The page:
President Johnson - 1967

LBJ and the world of 1967 - prided on his abilities to negotiate seemingly impossible people and situations- until it came to Hi Chi Minh

1967 – The View From Capitol Hill – Senator Mike Mansfield And The Johnson Era – Past Daily Reference Room

President Johnson - 1967
Mike Mansfield’s boss LBJ and the world of 1967 – prided on his abilities to negotiate seemingly impossible people and situations- until it came to Hi Chi Minh.

Issues and Answers – Senate Majority Leader Mike Mansfield – March 4, 1967 – Gordon Skene Sound Collection –

1967 – a year of sweeping social change, primarily among the youth and countercultures. A year of turning corners and taking long, hard looks at our Foreign Policy among those on Capitol Hill.

Senate Majority leader Mike Mansfield (D-Montana) was guest on this episode of ABC Radio’s Issues and Answers. He gives a report card on how the President is doing in terms of domestic issues – taxes, poverty and race relations.

For the most part, Mansfield is upbeat and gives a positive assessment of the Vietnam War and our Foreign Policy in other areas. But the bottom line was; Vietnam was slowly turning into a protracted excursion with some estimating our presence in Southeast Asia would be for at least 10 more years..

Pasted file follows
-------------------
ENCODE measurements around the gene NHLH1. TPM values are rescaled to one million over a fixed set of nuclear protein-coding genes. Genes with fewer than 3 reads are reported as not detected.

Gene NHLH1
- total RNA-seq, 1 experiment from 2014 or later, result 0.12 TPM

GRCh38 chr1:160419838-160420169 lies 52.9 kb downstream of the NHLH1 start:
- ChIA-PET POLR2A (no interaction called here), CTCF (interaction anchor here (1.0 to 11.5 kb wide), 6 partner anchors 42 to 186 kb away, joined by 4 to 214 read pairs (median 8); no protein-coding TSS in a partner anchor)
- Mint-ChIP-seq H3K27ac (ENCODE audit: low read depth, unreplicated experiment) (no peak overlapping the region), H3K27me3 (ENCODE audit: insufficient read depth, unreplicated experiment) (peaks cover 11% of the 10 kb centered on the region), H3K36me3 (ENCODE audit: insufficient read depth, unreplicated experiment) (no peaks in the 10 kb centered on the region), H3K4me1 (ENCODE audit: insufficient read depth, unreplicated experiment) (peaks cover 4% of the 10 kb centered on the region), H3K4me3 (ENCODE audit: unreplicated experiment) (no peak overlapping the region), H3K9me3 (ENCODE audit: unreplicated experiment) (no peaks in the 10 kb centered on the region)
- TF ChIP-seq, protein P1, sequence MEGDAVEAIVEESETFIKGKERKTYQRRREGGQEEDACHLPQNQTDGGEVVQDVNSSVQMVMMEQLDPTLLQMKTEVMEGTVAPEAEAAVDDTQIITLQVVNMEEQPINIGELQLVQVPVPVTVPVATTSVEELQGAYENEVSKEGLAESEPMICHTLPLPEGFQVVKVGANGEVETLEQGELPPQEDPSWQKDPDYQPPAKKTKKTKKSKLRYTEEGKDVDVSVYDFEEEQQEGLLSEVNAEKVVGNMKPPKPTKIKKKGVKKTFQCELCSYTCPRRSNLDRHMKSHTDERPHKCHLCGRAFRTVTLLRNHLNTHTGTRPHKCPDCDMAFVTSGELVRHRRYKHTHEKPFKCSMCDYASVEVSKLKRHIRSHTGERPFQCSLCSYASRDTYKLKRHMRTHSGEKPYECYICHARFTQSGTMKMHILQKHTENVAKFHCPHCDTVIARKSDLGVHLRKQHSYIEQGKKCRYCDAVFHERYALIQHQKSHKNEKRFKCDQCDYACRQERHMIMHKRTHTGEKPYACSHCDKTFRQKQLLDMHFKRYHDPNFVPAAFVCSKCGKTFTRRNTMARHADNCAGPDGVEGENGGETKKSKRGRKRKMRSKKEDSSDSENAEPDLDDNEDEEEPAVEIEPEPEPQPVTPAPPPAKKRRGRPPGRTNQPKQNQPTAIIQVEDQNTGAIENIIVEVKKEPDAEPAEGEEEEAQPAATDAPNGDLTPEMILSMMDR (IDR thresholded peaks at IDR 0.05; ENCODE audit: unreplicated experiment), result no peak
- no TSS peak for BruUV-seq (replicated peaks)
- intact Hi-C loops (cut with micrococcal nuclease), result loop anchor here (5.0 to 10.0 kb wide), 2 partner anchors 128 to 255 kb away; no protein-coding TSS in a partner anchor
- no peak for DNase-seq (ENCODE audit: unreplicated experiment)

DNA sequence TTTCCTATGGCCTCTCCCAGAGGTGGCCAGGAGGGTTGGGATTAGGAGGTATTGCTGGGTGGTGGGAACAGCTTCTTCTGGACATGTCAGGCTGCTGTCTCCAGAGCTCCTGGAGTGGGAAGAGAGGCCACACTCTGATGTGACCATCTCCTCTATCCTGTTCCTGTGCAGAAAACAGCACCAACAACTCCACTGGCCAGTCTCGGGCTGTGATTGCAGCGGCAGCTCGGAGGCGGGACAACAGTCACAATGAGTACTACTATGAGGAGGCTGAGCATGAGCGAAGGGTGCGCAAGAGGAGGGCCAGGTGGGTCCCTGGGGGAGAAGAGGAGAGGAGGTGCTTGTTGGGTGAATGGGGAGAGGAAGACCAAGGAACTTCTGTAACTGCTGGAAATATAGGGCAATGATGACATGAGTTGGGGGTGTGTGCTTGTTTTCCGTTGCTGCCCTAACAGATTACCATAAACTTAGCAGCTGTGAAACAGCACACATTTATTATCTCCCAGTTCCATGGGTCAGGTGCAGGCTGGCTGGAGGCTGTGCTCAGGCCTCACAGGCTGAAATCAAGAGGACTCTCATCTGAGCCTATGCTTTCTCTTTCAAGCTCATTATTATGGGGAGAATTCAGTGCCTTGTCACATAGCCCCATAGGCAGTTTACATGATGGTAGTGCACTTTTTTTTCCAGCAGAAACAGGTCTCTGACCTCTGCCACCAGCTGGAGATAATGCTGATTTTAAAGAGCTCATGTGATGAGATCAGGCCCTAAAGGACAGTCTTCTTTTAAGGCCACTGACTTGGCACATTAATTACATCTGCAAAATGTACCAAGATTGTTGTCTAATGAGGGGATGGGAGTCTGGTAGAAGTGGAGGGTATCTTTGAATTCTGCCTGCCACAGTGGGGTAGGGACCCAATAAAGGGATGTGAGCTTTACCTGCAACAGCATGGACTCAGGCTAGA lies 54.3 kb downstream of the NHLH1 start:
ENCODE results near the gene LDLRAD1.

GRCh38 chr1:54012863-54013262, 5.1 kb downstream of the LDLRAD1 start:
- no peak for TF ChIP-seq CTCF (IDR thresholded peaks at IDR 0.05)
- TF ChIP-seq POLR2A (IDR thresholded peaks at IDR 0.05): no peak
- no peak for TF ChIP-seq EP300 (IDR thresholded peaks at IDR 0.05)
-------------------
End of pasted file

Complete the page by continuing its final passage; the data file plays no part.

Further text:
Some information on Mansfield via the U.S. Senate site:

Serving as Democratic whip when Senate Majority Leader Lyndon Johnson resigned in 1961 to become vice president, Mike Mansfield was a logical choice to succeed Johnson. He was reluctant to become floor leader, however, being a Catholic at a time when the nation had just elected its first Catholic president. President John Kennedy and Vice President Johnson convinced him to take the job, and Mansfield served a record-setting 16 years as majority leader. His style of leadership, which shared power widely among senators, facilitated enactment of a profusion of legislation in the 1960s and ’70s. He was particularly instrumental in guiding the strategy that broke a filibuster and allowed for passage of the Civil Rights Act of 1964. In 1998, 21 years after leaving office, Mansfield returned to the Capitol to inaugurate the Leader’s Lecture Series.

But 1967 was still relatively new – this broadcast is from March of that year. There was a lot to happen over the coming nine months, and 1968 would be another story entirely.

But to give you some idea of the political mood in the country, certainly one as seen from Capitol Hill and not Main street – here is that episode of ABC Radio’s Issues and Answers for March 4, 1967.

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